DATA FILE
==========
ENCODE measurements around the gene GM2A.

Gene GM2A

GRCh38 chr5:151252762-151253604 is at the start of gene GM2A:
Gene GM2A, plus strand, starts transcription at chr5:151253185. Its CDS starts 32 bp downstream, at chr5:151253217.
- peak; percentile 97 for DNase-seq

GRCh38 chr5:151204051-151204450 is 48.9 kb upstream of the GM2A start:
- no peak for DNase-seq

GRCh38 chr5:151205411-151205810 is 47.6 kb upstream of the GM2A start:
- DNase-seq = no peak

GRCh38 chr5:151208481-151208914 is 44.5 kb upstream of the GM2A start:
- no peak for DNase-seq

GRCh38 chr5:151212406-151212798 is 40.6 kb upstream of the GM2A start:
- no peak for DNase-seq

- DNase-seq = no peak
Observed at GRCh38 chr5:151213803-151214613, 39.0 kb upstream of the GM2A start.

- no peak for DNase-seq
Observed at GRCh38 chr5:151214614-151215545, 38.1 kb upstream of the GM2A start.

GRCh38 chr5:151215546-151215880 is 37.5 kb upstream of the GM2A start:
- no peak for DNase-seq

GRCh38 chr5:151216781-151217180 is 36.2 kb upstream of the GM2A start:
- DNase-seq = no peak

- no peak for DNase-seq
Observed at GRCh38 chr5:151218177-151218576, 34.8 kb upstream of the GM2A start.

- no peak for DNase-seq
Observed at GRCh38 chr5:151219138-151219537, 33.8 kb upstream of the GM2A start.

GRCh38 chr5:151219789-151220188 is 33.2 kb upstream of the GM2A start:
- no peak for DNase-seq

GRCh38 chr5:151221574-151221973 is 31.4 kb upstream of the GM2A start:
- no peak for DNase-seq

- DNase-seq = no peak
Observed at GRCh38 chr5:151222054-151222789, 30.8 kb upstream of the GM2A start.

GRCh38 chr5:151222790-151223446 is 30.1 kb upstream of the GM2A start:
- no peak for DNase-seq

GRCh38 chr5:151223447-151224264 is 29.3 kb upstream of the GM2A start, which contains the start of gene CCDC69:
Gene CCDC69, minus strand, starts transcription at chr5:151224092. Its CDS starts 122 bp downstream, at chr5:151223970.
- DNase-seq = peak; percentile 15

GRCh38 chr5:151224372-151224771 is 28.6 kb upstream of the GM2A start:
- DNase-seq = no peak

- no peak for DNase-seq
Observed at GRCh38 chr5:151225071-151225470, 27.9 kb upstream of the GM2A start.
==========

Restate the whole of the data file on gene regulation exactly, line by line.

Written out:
ENCODE measurements around the gene GM2A.

Gene GM2A

GRCh38 chr5:151252762-151253604 is at the start of gene GM2A:
Gene GM2A, plus strand, starts transcription at chr5:151253185. Its CDS starts 32 bp downstream, at chr5:151253217.
- peak; percentile 97 for DNase-seq

GRCh38 chr5:151204051-151204450 is 48.9 kb upstream of the GM2A start:
- no peak for DNase-seq

GRCh38 chr5:151205411-151205810 is 47.6 kb upstream of the GM2A start:
- DNase-seq = no peak

GRCh38 chr5:151208481-151208914 is 44.5 kb upstream of the GM2A start:
- no peak for DNase-seq

GRCh38 chr5:151212406-151212798 is 40.6 kb upstream of the GM2A start:
- no peak for DNase-seq

- DNase-seq = no peak
Observed at GRCh38 chr5:151213803-151214613, 39.0 kb upstream of the GM2A start.

- no peak for DNase-seq
Observed at GRCh38 chr5:151214614-151215545, 38.1 kb upstream of the GM2A start.

GRCh38 chr5:151215546-151215880 is 37.5 kb upstream of the GM2A start:
- no peak for DNase-seq

GRCh38 chr5:151216781-151217180 is 36.2 kb upstream of the GM2A start:
- DNase-seq = no peak

- no peak for DNase-seq
Observed at GRCh38 chr5:151218177-151218576, 34.8 kb upstream of the GM2A start.

- no peak for DNase-seq
Observed at GRCh38 chr5:151219138-151219537, 33.8 kb upstream of the GM2A start.

GRCh38 chr5:151219789-151220188 is 33.2 kb upstream of the GM2A start:
- no peak for DNase-seq

GRCh38 chr5:151221574-151221973 is 31.4 kb upstream of the GM2A start:
- no peak for DNase-seq

- DNase-seq = no peak
Observed at GRCh38 chr5:151222054-151222789, 30.8 kb upstream of the GM2A start.

GRCh38 chr5:151222790-151223446 is 30.1 kb upstream of the GM2A start:
- no peak for DNase-seq

GRCh38 chr5:151223447-151224264 is 29.3 kb upstream of the GM2A start, which contains the start of gene CCDC69:
Gene CCDC69, minus strand, starts transcription at chr5:151224092. Its CDS starts 122 bp downstream, at chr5:151223970.
- DNase-seq = peak; percentile 15

GRCh38 chr5:151224372-151224771 is 28.6 kb upstream of the GM2A start:
- DNase-seq = no peak

- no peak for DNase-seq
Observed at GRCh38 chr5:151225071-151225470, 27.9 kb upstream of the GM2A start.